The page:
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Germany: Exports Will Brighten Winter's Shadow


Business Outlook: GERMANY

GERMANY: EXPORTS WILL BRIGHTEN WINTER'S SHADOW

After surging to an annual growth rate of 4.6% in the second and third quarters of 1996, Germany's economy has slipped into another round of stagnation. But growth should pick up this spring, with momentum building in the second half and into 1998.

Growth was set to cool off anyway after the unsustainable midyear spurt fueled by special factors. But another severe winter has hammered construction, and cutbacks in government social spending have hit retail sales and car buying. The harsh weather also has boosted the already high jobless rate, because construction workers must now register as unemployed in order to receive compensation for job losses due to bad weather. Joblessness has been climbing since May, and the December rate jumped to a record 10.9%.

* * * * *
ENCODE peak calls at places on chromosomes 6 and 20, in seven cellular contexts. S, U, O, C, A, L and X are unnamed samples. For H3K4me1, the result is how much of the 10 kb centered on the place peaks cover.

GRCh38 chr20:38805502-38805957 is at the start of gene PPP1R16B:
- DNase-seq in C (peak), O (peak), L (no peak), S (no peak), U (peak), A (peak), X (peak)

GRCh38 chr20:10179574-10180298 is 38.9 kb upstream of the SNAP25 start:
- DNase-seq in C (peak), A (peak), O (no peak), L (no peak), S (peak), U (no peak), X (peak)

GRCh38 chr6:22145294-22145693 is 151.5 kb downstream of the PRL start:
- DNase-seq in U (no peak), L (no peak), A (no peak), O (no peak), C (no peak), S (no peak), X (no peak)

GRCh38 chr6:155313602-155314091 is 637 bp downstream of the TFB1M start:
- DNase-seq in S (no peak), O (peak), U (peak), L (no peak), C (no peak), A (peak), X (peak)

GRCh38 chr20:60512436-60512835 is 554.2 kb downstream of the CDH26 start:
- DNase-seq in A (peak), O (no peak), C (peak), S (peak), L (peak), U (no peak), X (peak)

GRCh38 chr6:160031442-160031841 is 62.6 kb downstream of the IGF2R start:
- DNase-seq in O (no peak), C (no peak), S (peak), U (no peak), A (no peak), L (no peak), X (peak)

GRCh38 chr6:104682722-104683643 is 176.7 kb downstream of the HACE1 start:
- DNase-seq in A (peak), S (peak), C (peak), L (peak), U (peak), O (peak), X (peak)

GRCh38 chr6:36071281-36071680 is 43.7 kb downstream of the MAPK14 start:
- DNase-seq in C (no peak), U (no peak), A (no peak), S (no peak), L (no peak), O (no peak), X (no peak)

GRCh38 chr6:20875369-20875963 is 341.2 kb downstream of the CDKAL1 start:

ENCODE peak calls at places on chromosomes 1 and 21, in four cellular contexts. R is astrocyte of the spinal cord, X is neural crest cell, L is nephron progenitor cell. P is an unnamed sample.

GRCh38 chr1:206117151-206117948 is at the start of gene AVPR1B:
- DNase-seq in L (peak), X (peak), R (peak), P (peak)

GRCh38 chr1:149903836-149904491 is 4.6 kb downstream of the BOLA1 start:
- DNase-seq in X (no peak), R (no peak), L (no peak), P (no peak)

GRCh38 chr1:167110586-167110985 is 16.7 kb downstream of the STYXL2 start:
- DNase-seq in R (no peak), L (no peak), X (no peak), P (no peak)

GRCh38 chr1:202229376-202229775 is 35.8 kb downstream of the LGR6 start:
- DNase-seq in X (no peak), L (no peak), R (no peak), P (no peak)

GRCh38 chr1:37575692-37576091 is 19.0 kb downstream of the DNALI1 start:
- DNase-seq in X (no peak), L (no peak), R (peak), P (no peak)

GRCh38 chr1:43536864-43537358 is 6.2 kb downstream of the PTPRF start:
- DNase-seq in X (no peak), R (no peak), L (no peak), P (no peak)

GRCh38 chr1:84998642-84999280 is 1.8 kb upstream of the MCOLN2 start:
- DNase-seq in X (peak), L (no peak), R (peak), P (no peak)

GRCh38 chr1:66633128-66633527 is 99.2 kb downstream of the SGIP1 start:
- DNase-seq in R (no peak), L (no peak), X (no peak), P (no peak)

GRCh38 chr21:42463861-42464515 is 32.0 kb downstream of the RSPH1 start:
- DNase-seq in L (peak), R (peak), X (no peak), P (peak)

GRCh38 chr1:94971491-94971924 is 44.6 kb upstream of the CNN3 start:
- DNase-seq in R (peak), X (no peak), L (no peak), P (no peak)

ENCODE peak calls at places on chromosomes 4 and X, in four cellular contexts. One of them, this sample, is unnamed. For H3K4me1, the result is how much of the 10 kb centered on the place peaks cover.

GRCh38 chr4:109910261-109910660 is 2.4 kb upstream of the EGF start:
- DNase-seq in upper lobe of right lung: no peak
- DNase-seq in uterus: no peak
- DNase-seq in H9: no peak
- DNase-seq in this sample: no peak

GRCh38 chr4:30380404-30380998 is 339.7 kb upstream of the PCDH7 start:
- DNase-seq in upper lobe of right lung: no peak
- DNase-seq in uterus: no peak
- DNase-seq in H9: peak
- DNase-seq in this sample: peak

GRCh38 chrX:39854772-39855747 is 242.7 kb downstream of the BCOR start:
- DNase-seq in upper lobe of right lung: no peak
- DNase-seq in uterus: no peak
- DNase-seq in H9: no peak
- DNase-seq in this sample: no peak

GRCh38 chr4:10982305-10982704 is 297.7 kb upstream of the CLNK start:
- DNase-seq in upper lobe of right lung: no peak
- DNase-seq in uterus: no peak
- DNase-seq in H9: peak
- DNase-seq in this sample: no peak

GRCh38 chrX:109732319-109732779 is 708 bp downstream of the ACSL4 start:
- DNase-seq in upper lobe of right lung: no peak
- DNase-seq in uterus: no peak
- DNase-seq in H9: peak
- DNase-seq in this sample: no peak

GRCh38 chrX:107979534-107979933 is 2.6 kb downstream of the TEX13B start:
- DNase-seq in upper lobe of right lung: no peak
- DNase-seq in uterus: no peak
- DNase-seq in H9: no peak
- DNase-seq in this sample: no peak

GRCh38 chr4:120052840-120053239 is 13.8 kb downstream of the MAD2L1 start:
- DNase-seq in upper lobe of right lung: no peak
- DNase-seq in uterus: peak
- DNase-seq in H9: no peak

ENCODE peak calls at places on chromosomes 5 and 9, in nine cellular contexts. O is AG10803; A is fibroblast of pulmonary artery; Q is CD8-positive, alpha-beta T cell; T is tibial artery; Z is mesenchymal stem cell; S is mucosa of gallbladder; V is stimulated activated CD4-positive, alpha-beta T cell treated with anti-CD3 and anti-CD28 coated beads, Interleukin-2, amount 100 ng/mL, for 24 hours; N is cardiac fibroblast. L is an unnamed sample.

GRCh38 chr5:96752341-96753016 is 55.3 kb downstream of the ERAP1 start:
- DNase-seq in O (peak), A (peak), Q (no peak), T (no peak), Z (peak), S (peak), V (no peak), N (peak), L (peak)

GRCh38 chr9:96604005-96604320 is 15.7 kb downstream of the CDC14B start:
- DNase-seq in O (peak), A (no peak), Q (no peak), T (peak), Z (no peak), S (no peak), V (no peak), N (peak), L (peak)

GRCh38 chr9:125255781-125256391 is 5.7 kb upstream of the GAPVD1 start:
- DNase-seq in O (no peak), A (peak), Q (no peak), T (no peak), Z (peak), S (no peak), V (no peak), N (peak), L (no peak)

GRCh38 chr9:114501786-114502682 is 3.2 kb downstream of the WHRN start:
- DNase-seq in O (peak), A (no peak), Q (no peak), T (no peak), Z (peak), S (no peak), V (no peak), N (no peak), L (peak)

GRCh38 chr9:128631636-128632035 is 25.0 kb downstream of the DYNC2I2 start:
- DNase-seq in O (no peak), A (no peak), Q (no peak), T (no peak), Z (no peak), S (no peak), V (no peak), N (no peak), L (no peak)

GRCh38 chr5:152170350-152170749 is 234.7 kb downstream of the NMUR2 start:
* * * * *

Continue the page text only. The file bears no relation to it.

Although chronically high unemployment will continue to restrain consumer outlays, exports and capital spending are set to lift the economy out of its winter doldrums. The 8% drop in the trade-weighted German mark since March, 1995, will fuel enough export growth to supply about 1 percentage point to 1997 economic growth, and global demand is picking up. Despite the lower readings for overall business optimism in December (chart), the same survey shows that export expectations hit a two-year high.

Growth is set to broaden as the export gains spur business investment. The cheaper mark, slower wage growth, improved productivity, and the promise of corporate tax cuts will boost profits, and rates of capacity use are already beginning to rise. Moreover, interest rates are low across all maturities, and with inflation below 2%, real rates are also low.

The rub in the outlook is unemployment, which will remain high in 1997. The economy grew a preliminary 1.4% in 1996, which is below the 2% threshold needed to begin to reverse the rising jobless trend. Analysts generally expect growth of about 2.5% this year, approaching 3% in 1998, as the drag from past fiscal belt-tightening eases.By JAMES C. COOPER & KATHLEEN MADIGANReturn to top

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